I did hear a fair number of people who complained about problems with getting paid. Some had to wait past scheduled paydays for their checks and a number complained of checks bouncing but eventually getting paid.

I did notice a large number of people were hired as contract agricultural workers, not as employees.   This leaves the worker open to paying their own taxes and payments. It also gives them none of the protections given to employees.

Five Things To Know Before Joining The Cannabis Industry

By Sue Vorenberg
Cannabis Daily Record

WASHINGTON: Legal cannabis may be the fastest growing industry in the country right now, but how do you know if it’s the right fit for you?

Working in the industry comes down to a lot more than just a love of pot. Whether you’re looking for a career as a bud trimmer, budtender, grower or anything else, it’s important to keep in mind that the rules in this young industry aren’t well established – and joining it isn’t for the faint of heart.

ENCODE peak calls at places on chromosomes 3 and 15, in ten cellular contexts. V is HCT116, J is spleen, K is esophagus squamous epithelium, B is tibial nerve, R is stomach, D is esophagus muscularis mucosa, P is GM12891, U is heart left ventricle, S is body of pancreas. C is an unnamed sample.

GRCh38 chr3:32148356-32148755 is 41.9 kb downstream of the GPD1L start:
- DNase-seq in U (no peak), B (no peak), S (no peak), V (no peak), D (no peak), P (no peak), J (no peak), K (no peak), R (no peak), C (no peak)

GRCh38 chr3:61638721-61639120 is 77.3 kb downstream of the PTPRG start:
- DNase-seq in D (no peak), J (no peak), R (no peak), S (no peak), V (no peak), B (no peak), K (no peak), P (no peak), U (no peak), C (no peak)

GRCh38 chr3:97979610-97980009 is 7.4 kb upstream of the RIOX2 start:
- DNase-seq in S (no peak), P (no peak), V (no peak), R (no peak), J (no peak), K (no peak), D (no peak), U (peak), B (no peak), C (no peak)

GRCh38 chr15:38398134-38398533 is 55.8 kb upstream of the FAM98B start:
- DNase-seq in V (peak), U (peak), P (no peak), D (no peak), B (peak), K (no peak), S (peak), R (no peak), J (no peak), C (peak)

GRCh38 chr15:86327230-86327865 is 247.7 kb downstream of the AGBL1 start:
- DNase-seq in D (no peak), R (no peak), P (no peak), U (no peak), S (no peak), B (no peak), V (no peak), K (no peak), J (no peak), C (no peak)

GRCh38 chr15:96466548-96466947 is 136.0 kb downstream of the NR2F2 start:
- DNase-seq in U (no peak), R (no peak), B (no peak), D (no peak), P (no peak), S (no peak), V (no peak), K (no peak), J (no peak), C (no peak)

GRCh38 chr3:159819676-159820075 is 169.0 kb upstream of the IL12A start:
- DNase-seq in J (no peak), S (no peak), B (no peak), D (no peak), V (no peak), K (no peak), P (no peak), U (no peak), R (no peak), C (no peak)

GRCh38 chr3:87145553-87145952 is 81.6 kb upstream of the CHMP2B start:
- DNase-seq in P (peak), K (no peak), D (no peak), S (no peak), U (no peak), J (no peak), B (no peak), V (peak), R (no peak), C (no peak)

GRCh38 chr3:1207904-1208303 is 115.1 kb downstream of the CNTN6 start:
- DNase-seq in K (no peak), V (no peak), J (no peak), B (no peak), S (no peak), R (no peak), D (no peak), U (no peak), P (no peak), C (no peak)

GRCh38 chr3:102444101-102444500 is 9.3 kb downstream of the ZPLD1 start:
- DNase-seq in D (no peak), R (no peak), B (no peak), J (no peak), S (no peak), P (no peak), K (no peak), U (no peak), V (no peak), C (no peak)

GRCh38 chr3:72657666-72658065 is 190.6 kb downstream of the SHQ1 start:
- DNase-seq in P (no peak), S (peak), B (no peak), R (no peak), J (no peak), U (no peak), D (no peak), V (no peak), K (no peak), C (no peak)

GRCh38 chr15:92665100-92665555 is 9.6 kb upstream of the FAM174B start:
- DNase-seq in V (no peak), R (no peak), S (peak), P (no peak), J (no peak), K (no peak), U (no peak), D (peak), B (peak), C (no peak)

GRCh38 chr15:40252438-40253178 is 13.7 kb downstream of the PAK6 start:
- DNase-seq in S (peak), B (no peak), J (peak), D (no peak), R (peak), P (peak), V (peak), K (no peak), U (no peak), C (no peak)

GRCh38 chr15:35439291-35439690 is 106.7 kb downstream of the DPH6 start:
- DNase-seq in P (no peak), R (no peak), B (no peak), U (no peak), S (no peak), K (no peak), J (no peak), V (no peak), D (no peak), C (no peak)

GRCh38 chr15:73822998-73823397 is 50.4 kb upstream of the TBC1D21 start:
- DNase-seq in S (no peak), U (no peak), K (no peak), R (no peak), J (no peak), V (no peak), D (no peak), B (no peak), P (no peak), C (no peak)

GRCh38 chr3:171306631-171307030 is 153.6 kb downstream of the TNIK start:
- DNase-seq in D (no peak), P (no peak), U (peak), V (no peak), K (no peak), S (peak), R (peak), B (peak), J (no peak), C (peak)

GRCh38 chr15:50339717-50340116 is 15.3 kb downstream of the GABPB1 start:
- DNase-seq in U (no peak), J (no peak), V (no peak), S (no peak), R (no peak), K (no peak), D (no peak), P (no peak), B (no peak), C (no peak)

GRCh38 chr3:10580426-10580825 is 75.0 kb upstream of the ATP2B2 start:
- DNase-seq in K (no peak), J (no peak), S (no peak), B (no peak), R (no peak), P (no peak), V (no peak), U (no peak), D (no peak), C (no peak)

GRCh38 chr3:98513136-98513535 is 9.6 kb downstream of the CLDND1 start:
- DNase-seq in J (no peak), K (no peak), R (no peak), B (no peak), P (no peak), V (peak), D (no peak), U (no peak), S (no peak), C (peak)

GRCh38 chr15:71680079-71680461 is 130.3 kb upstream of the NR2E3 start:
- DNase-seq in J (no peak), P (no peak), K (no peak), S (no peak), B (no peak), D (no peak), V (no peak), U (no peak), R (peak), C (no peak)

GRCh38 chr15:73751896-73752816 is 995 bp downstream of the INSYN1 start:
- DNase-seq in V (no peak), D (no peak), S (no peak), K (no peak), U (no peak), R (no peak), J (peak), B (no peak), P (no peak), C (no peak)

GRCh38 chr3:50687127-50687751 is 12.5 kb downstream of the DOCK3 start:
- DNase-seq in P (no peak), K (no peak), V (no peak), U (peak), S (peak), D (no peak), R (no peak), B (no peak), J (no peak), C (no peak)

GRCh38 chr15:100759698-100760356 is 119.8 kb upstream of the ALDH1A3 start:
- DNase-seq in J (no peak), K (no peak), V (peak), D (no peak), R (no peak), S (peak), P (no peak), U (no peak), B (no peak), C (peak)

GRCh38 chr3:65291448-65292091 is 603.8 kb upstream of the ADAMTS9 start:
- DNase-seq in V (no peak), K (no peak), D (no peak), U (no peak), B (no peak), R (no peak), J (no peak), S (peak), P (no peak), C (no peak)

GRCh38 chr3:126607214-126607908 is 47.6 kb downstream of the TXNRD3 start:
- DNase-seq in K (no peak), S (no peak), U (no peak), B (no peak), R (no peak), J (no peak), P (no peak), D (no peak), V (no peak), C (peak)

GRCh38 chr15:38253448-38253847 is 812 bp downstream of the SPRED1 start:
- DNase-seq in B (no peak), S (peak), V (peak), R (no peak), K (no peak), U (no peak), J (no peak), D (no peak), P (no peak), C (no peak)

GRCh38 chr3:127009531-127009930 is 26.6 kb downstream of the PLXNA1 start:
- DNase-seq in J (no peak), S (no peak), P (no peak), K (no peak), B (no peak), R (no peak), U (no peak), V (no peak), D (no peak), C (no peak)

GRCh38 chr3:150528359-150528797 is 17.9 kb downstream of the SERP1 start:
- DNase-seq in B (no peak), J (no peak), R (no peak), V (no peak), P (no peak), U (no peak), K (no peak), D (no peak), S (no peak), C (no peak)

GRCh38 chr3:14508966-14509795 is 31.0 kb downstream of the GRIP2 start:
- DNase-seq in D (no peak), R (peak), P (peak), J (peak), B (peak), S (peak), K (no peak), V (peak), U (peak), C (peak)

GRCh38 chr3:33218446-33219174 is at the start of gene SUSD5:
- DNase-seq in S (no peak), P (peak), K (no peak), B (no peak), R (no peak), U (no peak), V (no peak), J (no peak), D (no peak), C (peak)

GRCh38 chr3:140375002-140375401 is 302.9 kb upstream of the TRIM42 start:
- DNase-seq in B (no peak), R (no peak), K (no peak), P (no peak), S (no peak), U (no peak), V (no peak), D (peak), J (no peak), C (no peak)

Still think you’re ready to go? Here are five things to consider before jumping in:

1. Every business is a startup business.

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Why does it matter if a business is old or new? It comes down to money and structure.

Established industries offer jobs with benefits, stability and often a well-thought-out chain of command.

Don’t expect that in the cannabis industry.

The oldest marijuana businesses – at least legal recreational ones – have only been around for about a year and a half. Most don’t offer health or retirement benefits, and with markets in legal states still in flux, there’s no assurance that your job will still be there in six months.

Management and human resources aspects of these businesses may also not be as well thought out as you’d find in other industries. If you want to work for a good company, do some research first, ask questions about how employees are treated, and don’t just jump at the first offer that comes along.

 

This Newspaper Is Looking for a Marijuana Critic

OREGON: The employment outlook is looking up for cannabis aficionados.

The Oregonian, the main newspaper in Portland, is looking for a critic to review marijuana strains and other weed-related products. The job listing for the freelance position demands an “experienced cannabis consumer” with deep knowledge of the strains of marijuana available in the state.

The role will also include writing about the state’s “robust cannabis culture and marketplace.”